Understanding Cognitive Saliency by Using an Online Game

Demet Yesiltepe, Ruth Conroy Dalton, Ayse Ozbil Torun, Michael Hornberger, Hugo Spiers

Research output: Chapter in Book/Report/Conference proceedingConference contribution

Abstract

One of the most common definitions of saliency suggests that there are three categories for landmark saliency, these being visual, structural and cognitive [1]. A large number of studies have focused on the afore-mentioned categories; however, there appear to be fewer studies on cognitive saliency than on the other two types of landmark saliency. Hence, in this study, our goal is to better understand the cognitive saliency of potential landmarks. For this purpose, we used an online virtual game, Sea Hero Quest (SHQ), and asked people to watch videos of the game. In the videos, a boat navigates through a waterway/river environment and finds goal locations one by one. People then were asked to answer questions, which aimed to measure their cognitive saliency. Our results suggest that cognitive saliency is closely related to visual and structural saliency in unfamiliar environments.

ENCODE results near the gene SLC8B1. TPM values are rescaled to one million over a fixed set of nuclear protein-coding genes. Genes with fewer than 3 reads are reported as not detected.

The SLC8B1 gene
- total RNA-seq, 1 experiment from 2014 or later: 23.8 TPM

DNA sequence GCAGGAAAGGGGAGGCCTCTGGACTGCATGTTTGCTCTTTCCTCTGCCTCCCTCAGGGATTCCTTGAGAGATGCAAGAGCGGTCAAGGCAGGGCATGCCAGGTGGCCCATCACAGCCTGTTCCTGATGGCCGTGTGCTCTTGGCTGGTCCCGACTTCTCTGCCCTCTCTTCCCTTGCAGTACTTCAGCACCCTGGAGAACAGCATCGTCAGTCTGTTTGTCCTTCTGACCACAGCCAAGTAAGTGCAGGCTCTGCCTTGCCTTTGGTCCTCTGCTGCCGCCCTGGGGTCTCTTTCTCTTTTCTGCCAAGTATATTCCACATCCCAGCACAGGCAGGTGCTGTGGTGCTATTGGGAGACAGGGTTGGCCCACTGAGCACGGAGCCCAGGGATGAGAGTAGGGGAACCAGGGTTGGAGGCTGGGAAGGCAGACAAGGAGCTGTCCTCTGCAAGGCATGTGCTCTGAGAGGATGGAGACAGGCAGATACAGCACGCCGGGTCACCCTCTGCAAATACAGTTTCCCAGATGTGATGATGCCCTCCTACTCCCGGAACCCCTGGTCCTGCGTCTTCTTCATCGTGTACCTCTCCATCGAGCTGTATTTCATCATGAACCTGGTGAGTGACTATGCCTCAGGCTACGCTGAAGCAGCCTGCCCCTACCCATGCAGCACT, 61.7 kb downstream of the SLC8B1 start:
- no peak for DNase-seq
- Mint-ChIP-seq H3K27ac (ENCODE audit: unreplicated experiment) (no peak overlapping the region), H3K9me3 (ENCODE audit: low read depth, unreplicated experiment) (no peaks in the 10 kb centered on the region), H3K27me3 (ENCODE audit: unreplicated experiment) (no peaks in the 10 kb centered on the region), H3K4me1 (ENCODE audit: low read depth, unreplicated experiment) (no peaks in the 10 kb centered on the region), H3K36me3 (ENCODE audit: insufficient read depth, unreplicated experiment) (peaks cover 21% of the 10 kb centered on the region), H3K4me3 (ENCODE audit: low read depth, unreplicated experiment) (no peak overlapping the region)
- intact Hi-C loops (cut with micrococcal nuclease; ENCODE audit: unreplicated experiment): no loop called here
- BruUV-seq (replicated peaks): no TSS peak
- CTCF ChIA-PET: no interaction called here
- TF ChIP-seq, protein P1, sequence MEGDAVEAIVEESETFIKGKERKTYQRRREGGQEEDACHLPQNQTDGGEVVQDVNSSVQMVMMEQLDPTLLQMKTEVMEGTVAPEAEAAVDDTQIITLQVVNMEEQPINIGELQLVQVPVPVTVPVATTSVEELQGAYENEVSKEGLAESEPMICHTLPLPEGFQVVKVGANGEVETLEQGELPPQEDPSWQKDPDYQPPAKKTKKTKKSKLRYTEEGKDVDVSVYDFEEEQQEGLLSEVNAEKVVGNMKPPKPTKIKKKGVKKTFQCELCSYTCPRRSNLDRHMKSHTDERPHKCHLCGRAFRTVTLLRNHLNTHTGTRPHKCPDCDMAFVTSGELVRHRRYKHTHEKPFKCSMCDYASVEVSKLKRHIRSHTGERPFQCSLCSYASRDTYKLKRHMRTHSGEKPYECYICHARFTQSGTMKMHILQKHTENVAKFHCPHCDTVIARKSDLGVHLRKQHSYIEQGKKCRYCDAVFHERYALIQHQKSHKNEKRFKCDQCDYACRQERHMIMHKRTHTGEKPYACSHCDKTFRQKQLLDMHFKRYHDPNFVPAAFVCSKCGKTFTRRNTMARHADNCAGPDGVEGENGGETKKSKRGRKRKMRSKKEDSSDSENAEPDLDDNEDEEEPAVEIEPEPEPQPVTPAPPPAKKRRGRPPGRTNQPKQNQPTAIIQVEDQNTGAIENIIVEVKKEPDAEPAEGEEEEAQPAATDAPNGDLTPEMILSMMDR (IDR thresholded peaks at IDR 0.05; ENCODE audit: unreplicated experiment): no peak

Original languageEnglish
Title of host publicationSpatial Cognition - 12th International Conference, Spatial Cognition 2020, Proceedings
EditorsJurǵis Šķilters, Nora S. Newcombe, David Uttal
PublisherSpringer
Chapter6
Pages76-87
Number of pages12
ISBN (Electronic)978-3-030-57983-8
ISBN (Print)978-3-030-57982-1
DOIs
Publication statusPublished - 25 Aug 2020

Publication series

NameLecture Notes in Computer Science (including subseries Lecture Notes in Artificial Intelligence and Lecture Notes in Bioinformatics)
Volume12162 LNAI
ISSN (Print)0302-9743
ISSN (Electronic)1611-3349

Keywords

  • Landmarks
  • Navigation
  • Saliency
  • Spatial cognition
  • Virtual environments

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